Legends concerning Puy d'Issolud
by Jean-Pierre Girault
During the study of Puy d'Issolud, we have collected many legends, some of which relate to the siege of Uxellodunum in 51 BC. The photos below are from the archives of Antoine Laurent-Bruzy and Armand Viré.
Between the Piles and the Roc Rouge, by the path known as Labro's passage, you descend below the rocks of Ambarre. Nearby is an excavation consisting of two caves or "bouffias" known as Los Crosos Poudrieros (or croze Poudrière), in the centre of the rock, facing south (Fig. 1).
A legend is associated with the place and recalled by Paul Bial(1):
"A young girl, Jeanne
de la Rive, loved being in the cavern, she grew vegetables and flowers there. One day, and it was the work of evil, the rock closed behind her. There was great distress because she could be heard moaning throughout the mountain. So all the people left Vayrac in a big procession to release her. The rock parted far enough to let Jeanne out. It is in memory of her deliverance that a cross was planted on the high rock called Piles which dominates the plain at a height of over 100 meters."
- Another version, by Antoine Laurent-Bruzy(2) :
" ...At the foot of the rock, a legend says
- Another version, according to Paul Bial(3) :
" In ancient times, they say, the waters rose to the height of the Puy d'Issolud rocks. The Romans came to moor their boats at the rock called Piles below the rock of Ambarre (Dzous Am barro) in the "Caverne de l'Hoste" (Lo Croso de l'Hoste)".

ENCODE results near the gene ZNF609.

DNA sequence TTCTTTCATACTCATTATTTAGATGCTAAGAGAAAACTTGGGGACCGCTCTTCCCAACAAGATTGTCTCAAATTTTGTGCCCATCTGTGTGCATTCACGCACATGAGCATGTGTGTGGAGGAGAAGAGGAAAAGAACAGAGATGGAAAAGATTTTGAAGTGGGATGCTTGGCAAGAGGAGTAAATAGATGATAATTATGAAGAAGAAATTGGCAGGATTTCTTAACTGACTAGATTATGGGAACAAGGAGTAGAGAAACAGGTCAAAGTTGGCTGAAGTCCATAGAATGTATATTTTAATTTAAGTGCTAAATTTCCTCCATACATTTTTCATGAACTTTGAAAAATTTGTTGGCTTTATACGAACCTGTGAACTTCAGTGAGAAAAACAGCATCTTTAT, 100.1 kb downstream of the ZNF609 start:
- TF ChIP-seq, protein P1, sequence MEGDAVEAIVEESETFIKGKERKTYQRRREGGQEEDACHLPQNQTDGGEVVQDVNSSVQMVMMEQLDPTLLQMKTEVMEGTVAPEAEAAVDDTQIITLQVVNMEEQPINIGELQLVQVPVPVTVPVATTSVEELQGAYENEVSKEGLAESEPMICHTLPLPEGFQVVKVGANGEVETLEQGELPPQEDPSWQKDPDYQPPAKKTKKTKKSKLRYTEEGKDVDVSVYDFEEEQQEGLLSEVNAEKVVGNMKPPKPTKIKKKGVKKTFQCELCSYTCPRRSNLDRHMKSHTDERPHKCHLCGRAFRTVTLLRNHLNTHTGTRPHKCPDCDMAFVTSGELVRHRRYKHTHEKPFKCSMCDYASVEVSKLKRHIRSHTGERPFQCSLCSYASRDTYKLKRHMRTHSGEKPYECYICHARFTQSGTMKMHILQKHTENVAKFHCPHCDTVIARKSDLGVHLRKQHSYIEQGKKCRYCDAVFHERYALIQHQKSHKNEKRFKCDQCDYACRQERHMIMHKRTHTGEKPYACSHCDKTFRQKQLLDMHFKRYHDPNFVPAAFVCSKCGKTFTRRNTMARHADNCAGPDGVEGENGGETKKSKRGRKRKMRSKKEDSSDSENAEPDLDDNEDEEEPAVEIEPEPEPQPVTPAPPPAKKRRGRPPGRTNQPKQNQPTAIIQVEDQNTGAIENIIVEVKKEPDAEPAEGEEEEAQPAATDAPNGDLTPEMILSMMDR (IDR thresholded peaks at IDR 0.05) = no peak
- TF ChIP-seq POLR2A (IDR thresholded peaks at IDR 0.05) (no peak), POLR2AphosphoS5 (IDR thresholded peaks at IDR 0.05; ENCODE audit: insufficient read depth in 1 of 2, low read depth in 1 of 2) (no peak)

The legend of the golden calf(4): "During the battle of Uxellodunum, the Gauls hid gold coins wrapped in calf skin in a well on the plateau of Puy d'Issolud". Another version of the golden calf, by Paul Bial(5): "There is, on the Puy d'Issolud, a calf skin full of gold coins hidden somewhere at the foot of a white bush."
A legend tells of a Roman gateway(6): "At the very tip of the oppidum, facing the hump of the isthmus, was the gateway of Rames (of Erane or Eryane) or the Queens, now buried."
The Mercure de France(7) reports the testimony of Le Bret who assures that around 1700 an old portico could still be seen, known in the area as the gateway of the Romans.
The legend of the executioners working for Caesar(8): "On the rock of Ambarre the executioners performed their dastardly work under the vengeful eye of Caesar. Piles of severed hands, next to the stacks of oak logs, gave the place its name."
Another legend was told in Bretenoux (Lot) to General Creuly (9): "The tradition, as it was recounted to me, tells of an enemy (it does not specify that it is Caesar) who besieged the oppidum. Being unable to take it by force, he brought a herd of goats, with burning firebrands on their horns, down the river Dordogne from Mézels. The inhabitants of the oppidum, in astonishment, abandoned the battleground, and ran down to see the sight, leaving the enemy troops free to climb the mountain. They captured it and cut off the noses of all the people."
On 21 August 1910, this legend was recounted to Henri Teulié(10), who recounted:
"I was in Mézels with Armand Teulié, one of my cousins, and Augustin Crasson. The latter, aged 70, was illiterate. In his
youth he had been a shepherd on the causse of Mézels, where he
had heard the legend that he now repeated spontaneously to us in the local dialect when he realised that the Puy d'Issolud interested us."